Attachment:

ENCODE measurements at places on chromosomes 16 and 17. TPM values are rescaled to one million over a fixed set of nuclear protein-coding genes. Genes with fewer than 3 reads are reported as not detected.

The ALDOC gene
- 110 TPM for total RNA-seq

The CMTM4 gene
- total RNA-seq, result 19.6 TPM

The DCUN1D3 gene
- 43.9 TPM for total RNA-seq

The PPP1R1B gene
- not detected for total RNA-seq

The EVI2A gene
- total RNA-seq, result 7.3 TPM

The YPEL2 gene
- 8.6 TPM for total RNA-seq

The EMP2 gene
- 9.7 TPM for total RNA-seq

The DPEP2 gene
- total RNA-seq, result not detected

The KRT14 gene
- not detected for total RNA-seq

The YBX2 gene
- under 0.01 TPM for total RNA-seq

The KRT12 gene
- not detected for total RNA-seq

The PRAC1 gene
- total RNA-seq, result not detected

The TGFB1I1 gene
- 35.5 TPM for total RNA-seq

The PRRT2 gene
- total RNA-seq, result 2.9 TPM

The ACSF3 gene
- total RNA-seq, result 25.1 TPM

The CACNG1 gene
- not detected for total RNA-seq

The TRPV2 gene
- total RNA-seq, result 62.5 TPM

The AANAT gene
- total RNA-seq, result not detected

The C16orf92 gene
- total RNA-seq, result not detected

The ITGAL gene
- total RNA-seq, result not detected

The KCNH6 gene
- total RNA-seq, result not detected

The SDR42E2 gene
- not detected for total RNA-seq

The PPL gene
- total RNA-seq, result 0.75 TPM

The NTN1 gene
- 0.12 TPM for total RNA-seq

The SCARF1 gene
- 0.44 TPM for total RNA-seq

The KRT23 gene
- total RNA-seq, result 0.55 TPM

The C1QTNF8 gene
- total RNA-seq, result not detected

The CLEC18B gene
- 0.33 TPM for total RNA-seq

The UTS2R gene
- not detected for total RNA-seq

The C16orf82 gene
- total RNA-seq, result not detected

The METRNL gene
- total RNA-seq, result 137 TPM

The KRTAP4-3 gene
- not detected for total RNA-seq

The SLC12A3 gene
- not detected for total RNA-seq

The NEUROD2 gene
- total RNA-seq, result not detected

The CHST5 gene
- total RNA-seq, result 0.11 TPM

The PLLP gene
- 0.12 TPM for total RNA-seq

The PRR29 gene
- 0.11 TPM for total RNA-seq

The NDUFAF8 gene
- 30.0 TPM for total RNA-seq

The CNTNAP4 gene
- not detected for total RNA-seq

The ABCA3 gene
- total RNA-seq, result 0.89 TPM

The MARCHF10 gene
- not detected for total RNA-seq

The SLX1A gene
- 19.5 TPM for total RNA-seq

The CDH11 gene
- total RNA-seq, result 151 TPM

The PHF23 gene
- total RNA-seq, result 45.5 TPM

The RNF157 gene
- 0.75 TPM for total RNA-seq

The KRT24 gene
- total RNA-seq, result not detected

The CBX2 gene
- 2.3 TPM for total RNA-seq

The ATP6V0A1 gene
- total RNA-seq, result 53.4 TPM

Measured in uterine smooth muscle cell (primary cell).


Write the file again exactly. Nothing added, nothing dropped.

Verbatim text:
ENCODE measurements at places on chromosomes 16 and 17. TPM values are rescaled to one million over a fixed set of nuclear protein-coding genes. Genes with fewer than 3 reads are reported as not detected.

The ALDOC gene
- 110 TPM for total RNA-seq

The CMTM4 gene
- total RNA-seq, result 19.6 TPM

The DCUN1D3 gene
- 43.9 TPM for total RNA-seq

The PPP1R1B gene
- not detected for total RNA-seq

The EVI2A gene
- total RNA-seq, result 7.3 TPM

The YPEL2 gene
- 8.6 TPM for total RNA-seq

The EMP2 gene
- 9.7 TPM for total RNA-seq

The DPEP2 gene
- total RNA-seq, result not detected

The KRT14 gene
- not detected for total RNA-seq

The YBX2 gene
- under 0.01 TPM for total RNA-seq

The KRT12 gene
- not detected for total RNA-seq

The PRAC1 gene
- total RNA-seq, result not detected

The TGFB1I1 gene
- 35.5 TPM for total RNA-seq

The PRRT2 gene
- total RNA-seq, result 2.9 TPM

The ACSF3 gene
- total RNA-seq, result 25.1 TPM

The CACNG1 gene
- not detected for total RNA-seq

The TRPV2 gene
- total RNA-seq, result 62.5 TPM

The AANAT gene
- total RNA-seq, result not detected

The C16orf92 gene
- total RNA-seq, result not detected

The ITGAL gene
- total RNA-seq, result not detected

The KCNH6 gene
- total RNA-seq, result not detected

The SDR42E2 gene
- not detected for total RNA-seq

The PPL gene
- total RNA-seq, result 0.75 TPM

The NTN1 gene
- 0.12 TPM for total RNA-seq

The SCARF1 gene
- 0.44 TPM for total RNA-seq

The KRT23 gene
- total RNA-seq, result 0.55 TPM

The C1QTNF8 gene
- total RNA-seq, result not detected

The CLEC18B gene
- 0.33 TPM for total RNA-seq

The UTS2R gene
- not detected for total RNA-seq

The C16orf82 gene
- total RNA-seq, result not detected

The METRNL gene
- total RNA-seq, result 137 TPM

The KRTAP4-3 gene
- not detected for total RNA-seq

The SLC12A3 gene
- not detected for total RNA-seq

The NEUROD2 gene
- total RNA-seq, result not detected

The CHST5 gene
- total RNA-seq, result 0.11 TPM

The PLLP gene
- 0.12 TPM for total RNA-seq

The PRR29 gene
- 0.11 TPM for total RNA-seq

The NDUFAF8 gene
- 30.0 TPM for total RNA-seq

The CNTNAP4 gene
- not detected for total RNA-seq

The ABCA3 gene
- total RNA-seq, result 0.89 TPM

The MARCHF10 gene
- not detected for total RNA-seq

The SLX1A gene
- 19.5 TPM for total RNA-seq

The CDH11 gene
- total RNA-seq, result 151 TPM

The PHF23 gene
- total RNA-seq, result 45.5 TPM

The RNF157 gene
- 0.75 TPM for total RNA-seq

The KRT24 gene
- total RNA-seq, result not detected

The CBX2 gene
- 2.3 TPM for total RNA-seq

The ATP6V0A1 gene
- total RNA-seq, result 53.4 TPM

Measured in uterine smooth muscle cell (primary cell).